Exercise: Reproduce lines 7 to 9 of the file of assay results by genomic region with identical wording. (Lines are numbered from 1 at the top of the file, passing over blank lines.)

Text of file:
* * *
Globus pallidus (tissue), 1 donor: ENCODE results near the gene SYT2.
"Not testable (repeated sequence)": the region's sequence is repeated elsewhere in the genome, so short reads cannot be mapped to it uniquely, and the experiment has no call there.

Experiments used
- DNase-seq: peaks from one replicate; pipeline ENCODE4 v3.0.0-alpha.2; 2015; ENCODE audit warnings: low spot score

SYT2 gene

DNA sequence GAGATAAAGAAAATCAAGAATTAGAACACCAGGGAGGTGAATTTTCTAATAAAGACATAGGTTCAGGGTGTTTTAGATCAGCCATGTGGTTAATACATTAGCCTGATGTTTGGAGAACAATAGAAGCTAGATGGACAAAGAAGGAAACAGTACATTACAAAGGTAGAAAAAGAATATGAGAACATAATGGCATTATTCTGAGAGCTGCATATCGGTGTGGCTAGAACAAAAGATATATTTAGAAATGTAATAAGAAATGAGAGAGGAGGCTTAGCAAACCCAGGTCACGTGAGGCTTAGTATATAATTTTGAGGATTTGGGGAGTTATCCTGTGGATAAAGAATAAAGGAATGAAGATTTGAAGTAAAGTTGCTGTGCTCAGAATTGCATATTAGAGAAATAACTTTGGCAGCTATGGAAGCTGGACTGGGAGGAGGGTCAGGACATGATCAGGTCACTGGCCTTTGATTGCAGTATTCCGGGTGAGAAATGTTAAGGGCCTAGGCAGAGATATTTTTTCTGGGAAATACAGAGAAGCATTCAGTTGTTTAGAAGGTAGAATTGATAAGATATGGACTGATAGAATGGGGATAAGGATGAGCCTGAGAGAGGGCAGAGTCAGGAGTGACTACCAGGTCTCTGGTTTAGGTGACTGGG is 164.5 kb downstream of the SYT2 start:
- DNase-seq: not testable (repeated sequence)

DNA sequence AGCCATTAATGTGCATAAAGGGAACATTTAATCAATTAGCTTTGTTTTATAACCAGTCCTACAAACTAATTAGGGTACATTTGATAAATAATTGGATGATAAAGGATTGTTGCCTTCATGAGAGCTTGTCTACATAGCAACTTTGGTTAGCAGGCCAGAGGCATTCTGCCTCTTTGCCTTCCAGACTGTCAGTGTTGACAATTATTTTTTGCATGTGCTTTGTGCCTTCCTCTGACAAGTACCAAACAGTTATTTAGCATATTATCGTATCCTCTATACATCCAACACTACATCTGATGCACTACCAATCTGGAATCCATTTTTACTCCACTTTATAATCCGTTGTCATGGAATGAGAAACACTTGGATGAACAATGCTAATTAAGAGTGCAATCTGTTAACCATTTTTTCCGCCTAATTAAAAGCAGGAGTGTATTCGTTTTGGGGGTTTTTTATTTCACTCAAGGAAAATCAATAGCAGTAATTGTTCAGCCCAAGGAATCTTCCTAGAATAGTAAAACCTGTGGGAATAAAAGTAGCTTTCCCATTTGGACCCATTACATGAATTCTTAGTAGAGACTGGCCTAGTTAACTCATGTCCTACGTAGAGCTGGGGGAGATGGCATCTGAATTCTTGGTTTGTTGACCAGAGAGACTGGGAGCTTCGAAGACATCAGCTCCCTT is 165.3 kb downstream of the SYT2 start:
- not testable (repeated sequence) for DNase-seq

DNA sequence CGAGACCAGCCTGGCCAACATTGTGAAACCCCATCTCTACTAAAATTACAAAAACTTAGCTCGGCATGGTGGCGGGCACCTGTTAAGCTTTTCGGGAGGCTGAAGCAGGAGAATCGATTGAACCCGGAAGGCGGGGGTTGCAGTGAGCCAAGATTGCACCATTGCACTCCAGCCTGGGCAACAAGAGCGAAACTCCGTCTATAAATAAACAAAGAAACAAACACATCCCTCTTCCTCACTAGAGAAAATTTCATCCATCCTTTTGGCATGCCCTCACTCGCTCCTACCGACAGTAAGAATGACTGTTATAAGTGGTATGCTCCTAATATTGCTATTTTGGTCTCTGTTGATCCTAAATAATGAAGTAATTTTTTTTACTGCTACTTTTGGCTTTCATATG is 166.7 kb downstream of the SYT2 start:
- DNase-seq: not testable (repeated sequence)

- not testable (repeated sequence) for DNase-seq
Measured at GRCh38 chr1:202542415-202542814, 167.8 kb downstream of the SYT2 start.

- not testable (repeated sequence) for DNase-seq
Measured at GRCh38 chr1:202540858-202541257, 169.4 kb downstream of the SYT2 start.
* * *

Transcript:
- DNase-seq: not testable (repeated sequence)

DNA sequence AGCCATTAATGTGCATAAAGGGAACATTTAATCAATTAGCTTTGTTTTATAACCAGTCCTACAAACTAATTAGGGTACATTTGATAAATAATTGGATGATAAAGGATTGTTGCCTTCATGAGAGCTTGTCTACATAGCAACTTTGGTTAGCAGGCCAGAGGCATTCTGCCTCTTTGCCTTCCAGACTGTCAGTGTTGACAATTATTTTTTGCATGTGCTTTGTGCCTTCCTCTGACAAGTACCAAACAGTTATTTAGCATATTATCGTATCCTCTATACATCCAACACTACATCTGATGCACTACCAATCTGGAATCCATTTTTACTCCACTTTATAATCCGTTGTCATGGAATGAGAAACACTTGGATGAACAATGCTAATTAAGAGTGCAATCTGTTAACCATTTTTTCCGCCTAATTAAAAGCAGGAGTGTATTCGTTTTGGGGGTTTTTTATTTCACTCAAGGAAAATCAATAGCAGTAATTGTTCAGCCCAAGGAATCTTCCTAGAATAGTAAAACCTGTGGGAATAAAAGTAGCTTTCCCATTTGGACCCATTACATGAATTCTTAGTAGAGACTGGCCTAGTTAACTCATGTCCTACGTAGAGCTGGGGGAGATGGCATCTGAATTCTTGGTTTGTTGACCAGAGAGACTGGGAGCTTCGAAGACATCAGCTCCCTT is 165.3 kb downstream of the SYT2 start:
- not testable (repeated sequence) for DNase-seq